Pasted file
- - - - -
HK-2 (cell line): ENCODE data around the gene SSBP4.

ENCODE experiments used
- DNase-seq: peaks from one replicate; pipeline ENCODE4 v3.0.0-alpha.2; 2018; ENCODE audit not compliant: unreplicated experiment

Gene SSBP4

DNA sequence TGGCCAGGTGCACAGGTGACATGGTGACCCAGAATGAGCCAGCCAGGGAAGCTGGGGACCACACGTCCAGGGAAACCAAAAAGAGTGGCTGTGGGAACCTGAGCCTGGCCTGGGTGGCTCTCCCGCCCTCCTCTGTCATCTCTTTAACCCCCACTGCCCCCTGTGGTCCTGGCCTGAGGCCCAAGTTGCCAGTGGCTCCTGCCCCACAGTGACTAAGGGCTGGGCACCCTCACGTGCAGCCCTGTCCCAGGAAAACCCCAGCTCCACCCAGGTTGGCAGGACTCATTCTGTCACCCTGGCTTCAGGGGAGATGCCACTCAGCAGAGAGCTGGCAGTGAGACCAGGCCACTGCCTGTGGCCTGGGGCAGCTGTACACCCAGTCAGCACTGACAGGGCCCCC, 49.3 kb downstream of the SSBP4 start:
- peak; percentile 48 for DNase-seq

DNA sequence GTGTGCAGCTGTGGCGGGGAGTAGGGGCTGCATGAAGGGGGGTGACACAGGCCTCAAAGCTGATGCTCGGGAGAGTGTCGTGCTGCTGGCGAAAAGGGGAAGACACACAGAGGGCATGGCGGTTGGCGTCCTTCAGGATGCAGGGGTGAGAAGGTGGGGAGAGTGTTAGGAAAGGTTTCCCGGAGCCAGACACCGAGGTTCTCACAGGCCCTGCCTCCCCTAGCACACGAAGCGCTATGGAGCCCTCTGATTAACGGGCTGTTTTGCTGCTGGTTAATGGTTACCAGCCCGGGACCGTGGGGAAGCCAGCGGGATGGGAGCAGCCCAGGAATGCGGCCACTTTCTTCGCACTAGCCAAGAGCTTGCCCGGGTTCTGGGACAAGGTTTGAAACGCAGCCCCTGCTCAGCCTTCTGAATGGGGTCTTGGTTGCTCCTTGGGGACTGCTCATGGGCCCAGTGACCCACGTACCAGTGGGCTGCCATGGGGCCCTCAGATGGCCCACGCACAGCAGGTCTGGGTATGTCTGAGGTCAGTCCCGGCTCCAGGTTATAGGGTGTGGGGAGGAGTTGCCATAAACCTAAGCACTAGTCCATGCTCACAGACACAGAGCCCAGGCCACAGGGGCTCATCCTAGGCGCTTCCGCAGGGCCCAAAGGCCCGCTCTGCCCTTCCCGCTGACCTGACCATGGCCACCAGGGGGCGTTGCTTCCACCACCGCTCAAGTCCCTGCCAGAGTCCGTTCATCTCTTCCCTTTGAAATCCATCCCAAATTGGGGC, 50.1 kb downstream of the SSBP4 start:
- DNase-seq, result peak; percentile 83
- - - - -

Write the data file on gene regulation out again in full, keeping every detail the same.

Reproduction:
HK-2 (cell line): ENCODE data around the gene SSBP4.

ENCODE experiments used
- DNase-seq: peaks from one replicate; pipeline ENCODE4 v3.0.0-alpha.2; 2018; ENCODE audit not compliant: unreplicated experiment

Gene SSBP4

DNA sequence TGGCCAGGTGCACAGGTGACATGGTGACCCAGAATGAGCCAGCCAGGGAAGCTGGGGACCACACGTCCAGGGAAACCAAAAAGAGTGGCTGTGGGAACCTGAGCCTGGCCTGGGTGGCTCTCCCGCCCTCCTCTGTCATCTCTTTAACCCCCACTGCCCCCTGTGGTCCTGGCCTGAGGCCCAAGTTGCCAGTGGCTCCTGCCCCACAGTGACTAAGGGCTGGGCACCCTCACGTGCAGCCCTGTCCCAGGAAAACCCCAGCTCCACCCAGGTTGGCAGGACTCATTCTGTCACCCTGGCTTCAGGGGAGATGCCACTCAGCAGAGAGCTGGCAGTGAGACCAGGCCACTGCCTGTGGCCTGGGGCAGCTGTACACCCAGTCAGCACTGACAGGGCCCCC, 49.3 kb downstream of the SSBP4 start:
- peak; percentile 48 for DNase-seq

DNA sequence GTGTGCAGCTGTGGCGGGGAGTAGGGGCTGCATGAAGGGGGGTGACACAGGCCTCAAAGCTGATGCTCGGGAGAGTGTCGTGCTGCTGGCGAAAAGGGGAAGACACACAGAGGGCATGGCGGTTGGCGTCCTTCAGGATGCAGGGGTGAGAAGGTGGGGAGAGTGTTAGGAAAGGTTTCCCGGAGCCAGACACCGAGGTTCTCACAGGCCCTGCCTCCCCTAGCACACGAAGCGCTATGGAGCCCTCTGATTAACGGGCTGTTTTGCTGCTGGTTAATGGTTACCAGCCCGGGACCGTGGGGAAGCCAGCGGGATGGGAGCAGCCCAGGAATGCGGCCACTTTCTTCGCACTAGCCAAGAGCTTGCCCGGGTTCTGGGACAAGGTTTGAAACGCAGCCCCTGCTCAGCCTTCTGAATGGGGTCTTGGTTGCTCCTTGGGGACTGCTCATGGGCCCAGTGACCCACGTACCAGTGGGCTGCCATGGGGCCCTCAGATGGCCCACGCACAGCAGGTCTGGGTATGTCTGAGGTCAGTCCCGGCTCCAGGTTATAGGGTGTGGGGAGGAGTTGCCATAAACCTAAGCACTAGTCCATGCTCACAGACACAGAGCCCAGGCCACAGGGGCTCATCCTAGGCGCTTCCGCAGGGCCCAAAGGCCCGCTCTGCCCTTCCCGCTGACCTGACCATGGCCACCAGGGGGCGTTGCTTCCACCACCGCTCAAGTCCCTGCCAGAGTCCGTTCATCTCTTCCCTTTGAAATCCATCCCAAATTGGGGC, 50.1 kb downstream of the SSBP4 start:
- DNase-seq, result peak; percentile 83